Gaming and simulation to explore resilience of contested agricultural landscapes

Published on
May 6, 2014

Over the past decades, impacts of market changes and legislation promoting nature conservation greatly increased in small-scale farming communities. The ability of these communities to deal with the effects of these changes is essential for the continuation of life in rural areas throughout the world. On May 14, 2014 at 16.00 hrs, Erika Speelman will defend her thesis "Gaming and simulation to explore resilience of contested agricultural landscapes" that addresses some important methods for small farming communities to cope with these issues. The field work for this thesis was performed in a Biosphere Reserve in Chiapas, Mexico.


Over the past decades, smallholder farming communities have become increasingly affected by an ever larger number of (unexpected) non-local economic and institutional drivers. At the same time, also environmental consequences of past and current agricultural activities have become more apparent. Consequently, farmer’s decision-making is now part of a complex social-ecological system in which stakeholders from various scales and levels exert power to influence smallholders’ decision-making. The capacity of rural communities to adapt to this fast-changing environment is key in securing the continuation of  livelihoods in rural parts of the world. Improving the adaptive capacity of rural communities has been proposed as the largest challenge of the century, especially in contested areas were the interests of non-local stakeholders often strongly conflict with those of local communities. Although the attributes that underpin adaptive capacity are widely agreed upon in literature, (i) empirical evidence on how rural communities can construct trajectories of change based on adaptation, and (ii) tools that can facilitate the development of adaptive capacity are still lacking. This PhD thesis addressed both these issues. This research was based on extensive fieldwork in a usufruct community in the buffer zone of a Biosphere Reserve in Chiapas, Mexico, where  objectives to conserve nature and produce food make completing claims on land and on a series of gaming and simulation workshops including a variety of stakeholders. Data showed that communities can strengthen their resilience to the sometimes strong negative effects of changes in legislation and markets. Improved local organization, diversification of land use and cooperation among farmers proved essential in this process. Four gaming and simulation tools were developed and applied with various stakeholders within this thesis. Results showed that the understanding of difficult concepts and processes among participants improved as a result of the gaming and simulation tools and that the workshops provided an opportunity to share ideas.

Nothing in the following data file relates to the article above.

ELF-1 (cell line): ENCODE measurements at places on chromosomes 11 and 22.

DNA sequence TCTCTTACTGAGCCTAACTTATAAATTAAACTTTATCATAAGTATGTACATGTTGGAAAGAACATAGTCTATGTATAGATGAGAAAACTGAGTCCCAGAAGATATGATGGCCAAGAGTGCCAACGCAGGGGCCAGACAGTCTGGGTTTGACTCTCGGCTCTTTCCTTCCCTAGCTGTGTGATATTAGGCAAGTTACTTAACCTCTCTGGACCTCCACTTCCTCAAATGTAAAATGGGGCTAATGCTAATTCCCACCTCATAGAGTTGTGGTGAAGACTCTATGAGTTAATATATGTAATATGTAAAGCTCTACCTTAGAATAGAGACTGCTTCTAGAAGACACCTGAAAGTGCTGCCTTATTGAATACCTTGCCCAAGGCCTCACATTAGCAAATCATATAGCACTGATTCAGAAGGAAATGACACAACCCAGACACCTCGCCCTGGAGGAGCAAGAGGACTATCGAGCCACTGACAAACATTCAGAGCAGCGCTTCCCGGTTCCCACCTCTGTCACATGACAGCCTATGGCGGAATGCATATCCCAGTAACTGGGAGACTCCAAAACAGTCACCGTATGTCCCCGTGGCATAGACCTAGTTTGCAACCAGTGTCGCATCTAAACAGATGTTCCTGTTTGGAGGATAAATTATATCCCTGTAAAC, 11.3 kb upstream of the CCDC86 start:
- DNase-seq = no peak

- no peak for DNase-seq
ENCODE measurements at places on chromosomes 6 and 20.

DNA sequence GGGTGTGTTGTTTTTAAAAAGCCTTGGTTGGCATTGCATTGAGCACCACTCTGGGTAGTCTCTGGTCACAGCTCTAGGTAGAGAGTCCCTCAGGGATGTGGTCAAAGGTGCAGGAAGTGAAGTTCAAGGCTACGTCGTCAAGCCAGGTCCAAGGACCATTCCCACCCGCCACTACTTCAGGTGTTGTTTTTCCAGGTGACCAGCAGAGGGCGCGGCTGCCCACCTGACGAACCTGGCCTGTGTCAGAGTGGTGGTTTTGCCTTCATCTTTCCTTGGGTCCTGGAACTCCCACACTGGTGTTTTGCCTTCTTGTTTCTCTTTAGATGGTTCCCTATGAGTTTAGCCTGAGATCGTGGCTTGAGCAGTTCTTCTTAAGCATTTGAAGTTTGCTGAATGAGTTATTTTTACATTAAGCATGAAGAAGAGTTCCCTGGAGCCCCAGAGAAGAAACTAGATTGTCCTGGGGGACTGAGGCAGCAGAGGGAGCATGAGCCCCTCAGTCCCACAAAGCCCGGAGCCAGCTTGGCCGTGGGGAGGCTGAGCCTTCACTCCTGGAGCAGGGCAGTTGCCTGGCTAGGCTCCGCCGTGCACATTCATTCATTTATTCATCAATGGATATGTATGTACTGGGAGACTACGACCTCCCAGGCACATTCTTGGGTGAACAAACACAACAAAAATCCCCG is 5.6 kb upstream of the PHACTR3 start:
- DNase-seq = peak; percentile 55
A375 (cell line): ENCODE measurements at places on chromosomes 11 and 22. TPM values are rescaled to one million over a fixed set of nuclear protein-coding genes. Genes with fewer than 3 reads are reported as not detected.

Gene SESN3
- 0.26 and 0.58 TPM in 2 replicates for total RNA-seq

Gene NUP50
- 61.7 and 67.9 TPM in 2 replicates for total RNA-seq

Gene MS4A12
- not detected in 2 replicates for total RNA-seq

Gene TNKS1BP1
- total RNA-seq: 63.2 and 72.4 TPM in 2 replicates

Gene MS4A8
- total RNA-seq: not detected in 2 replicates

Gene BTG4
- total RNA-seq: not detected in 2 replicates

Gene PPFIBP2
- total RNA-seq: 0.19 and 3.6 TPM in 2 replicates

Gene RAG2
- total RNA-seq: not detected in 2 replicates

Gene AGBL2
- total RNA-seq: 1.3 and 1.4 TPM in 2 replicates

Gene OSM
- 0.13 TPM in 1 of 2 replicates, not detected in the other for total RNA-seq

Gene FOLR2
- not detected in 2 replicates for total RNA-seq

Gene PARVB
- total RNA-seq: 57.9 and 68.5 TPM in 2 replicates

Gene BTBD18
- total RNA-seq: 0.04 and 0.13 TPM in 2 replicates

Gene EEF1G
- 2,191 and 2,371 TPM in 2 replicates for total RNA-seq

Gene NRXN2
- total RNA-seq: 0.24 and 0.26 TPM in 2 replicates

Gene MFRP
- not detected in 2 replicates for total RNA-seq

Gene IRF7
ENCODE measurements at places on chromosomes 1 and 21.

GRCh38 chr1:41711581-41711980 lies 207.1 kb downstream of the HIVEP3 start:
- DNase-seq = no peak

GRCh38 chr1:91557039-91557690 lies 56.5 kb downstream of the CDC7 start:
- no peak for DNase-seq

Complex systems, resilience thinking theory, communal decision-making, agent-based modeling, serious games